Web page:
26. Jacobs GB, Loxton AG, Laten A, et al.. Emergence and diversity of different HIV-1 subtypes in South Africa, 2000-2001. J Med Virol. 2009;81:1852–1859.
27. Nwobegahay JM, Bessong PO, Masebe TM, et al.. Prevalence of antiretroviral drug resistance mutations and HIV-I subtypes among newly-diagnosed drug-naive persons visiting a voluntary testing and counselling centre in northeastern South Africa. J Health Popul Nutr. 2011;29:303–309.
28. Baral S, Burrell E, Scheibe A, et al.. HIV risk and associations of HIV infection among men who have sex with men in peri-urban Cape Town, South Africa. BMC Public Health. 2011;11:766.
29. Smith AD, Tapsoba P, Peshu N, et al.. Men who have sex with men and HIV/AIDS in sub-Saharan Africa. Lancet. 2009;374:416–422.
30. Romani B, Glashoff R, Engelbrecht S. Molecular and phylogenetic analysis of HIV type 1 vpr sequences of South African strains. AIDS Res Hum Retroviruses. 2009;25:357–362.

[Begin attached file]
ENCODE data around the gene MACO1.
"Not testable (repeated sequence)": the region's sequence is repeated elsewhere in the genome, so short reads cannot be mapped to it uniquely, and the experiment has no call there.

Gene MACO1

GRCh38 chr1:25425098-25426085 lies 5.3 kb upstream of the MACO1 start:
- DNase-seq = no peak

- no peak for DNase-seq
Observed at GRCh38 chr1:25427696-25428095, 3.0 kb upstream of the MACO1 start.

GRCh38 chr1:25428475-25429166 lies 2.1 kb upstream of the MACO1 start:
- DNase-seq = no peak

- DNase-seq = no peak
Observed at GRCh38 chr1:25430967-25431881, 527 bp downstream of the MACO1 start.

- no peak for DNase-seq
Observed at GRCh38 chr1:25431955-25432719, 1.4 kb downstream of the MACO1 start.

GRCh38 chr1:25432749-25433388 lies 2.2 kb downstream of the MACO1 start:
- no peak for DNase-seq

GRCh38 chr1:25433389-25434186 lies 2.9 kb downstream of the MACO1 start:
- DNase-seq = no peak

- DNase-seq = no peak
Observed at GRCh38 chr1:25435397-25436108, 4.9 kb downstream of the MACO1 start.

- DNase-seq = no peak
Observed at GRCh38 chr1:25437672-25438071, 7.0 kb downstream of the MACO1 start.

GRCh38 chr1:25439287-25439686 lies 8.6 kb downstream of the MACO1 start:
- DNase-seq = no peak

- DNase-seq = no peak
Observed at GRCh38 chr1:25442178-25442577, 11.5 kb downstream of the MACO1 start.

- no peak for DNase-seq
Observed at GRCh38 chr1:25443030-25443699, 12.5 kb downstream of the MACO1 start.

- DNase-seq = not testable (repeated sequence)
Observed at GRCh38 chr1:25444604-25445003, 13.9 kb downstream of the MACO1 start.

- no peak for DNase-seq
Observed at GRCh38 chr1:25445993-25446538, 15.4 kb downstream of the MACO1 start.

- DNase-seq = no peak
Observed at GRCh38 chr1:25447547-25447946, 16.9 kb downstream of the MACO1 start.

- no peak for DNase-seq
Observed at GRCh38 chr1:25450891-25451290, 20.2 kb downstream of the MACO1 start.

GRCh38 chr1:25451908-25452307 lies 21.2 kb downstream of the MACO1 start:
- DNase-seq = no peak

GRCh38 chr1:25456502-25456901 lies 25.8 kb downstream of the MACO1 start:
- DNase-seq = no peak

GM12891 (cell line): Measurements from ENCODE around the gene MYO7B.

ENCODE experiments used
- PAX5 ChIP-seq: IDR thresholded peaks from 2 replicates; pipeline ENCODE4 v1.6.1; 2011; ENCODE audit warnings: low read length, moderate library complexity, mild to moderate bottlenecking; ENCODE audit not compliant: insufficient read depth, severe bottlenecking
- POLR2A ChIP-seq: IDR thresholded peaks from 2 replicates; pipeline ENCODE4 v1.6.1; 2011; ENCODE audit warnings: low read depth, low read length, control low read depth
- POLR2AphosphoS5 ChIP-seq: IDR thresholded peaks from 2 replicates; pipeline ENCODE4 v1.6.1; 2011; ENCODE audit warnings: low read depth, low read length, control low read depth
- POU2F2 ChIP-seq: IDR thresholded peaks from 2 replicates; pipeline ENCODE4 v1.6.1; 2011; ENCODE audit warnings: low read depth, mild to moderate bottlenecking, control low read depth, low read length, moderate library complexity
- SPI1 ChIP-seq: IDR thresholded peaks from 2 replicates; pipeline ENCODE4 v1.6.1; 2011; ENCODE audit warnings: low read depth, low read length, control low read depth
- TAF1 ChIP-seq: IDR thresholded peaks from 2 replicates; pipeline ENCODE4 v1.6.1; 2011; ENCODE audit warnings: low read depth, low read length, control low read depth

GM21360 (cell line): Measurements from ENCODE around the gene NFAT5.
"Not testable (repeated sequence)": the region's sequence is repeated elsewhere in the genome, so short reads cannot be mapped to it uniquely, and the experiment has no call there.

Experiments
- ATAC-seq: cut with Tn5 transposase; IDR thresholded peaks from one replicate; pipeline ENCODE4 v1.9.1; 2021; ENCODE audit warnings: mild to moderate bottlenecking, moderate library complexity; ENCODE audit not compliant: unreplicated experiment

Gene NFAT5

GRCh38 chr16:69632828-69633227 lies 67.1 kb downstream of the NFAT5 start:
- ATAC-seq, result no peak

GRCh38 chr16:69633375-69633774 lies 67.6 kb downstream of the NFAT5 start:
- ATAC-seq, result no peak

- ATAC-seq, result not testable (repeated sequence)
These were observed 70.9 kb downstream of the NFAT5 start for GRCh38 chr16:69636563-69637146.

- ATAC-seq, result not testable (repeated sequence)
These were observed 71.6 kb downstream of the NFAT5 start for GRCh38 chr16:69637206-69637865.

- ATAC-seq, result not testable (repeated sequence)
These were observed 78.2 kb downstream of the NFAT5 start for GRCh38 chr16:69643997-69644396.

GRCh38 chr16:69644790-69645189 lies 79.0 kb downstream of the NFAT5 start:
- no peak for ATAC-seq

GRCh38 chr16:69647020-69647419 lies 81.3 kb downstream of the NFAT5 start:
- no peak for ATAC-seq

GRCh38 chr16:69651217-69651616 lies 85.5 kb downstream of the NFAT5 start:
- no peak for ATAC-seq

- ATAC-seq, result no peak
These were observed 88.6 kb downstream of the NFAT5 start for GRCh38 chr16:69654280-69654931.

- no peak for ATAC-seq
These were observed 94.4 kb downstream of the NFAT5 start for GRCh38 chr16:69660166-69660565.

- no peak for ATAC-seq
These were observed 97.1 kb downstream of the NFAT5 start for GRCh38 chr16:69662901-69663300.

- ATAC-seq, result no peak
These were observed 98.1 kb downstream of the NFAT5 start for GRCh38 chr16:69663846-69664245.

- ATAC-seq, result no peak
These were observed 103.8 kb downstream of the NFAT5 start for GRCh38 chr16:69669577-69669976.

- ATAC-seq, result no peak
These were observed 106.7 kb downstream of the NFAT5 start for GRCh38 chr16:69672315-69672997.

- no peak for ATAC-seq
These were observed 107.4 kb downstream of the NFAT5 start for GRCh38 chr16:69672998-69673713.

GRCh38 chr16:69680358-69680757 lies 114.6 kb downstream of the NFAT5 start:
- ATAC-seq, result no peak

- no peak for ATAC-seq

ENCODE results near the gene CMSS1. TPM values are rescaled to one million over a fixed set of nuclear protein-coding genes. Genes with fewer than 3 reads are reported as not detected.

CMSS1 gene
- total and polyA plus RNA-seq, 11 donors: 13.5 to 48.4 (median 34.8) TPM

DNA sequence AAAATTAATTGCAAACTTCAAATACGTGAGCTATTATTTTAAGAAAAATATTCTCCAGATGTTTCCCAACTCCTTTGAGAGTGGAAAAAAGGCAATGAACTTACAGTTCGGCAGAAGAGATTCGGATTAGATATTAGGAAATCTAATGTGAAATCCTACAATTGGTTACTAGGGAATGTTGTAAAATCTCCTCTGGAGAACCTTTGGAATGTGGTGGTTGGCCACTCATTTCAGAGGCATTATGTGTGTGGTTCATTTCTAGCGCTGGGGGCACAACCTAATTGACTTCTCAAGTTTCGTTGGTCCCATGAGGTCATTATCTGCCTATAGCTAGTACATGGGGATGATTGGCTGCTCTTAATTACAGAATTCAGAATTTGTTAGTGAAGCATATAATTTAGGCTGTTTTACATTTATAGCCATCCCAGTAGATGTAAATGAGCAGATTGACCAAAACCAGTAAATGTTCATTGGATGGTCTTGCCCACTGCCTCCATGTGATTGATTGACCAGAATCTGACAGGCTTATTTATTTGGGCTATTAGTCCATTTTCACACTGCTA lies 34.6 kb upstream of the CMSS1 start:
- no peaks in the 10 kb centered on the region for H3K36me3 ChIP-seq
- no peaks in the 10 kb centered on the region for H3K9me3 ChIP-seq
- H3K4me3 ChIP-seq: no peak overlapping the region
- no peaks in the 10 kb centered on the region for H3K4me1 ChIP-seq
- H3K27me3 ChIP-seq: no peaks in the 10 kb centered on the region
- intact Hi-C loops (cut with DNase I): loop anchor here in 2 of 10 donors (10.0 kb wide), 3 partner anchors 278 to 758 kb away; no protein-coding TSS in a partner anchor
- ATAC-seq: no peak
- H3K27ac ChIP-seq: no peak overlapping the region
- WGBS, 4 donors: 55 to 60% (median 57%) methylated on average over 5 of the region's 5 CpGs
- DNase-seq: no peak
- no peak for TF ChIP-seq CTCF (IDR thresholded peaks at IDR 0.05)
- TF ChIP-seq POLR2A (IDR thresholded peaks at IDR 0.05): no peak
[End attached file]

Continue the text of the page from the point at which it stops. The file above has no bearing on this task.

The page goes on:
31. Jacobs GB, Laten A, van Rensburg EJ, et al.. Phylogenetic diversity and low level antiretroviral resistance mutations in HIV type 1 treatment-naive patients from Cape Town, South Africa. AIDS Res Hum Retroviruses. 2008;24:1009–1012.
32. Beyrer C, Trapence G, Motimedi F, et al.. Bisexual concurrency, bisexual partnerships, and HIV among Southern African men who have sex with men. Sex Transm Infect. 2010;86:323–327.
Keywords:© 2014 by Lippincott Williams & Wilkins
HIV-1; subtypes; men who have sex with men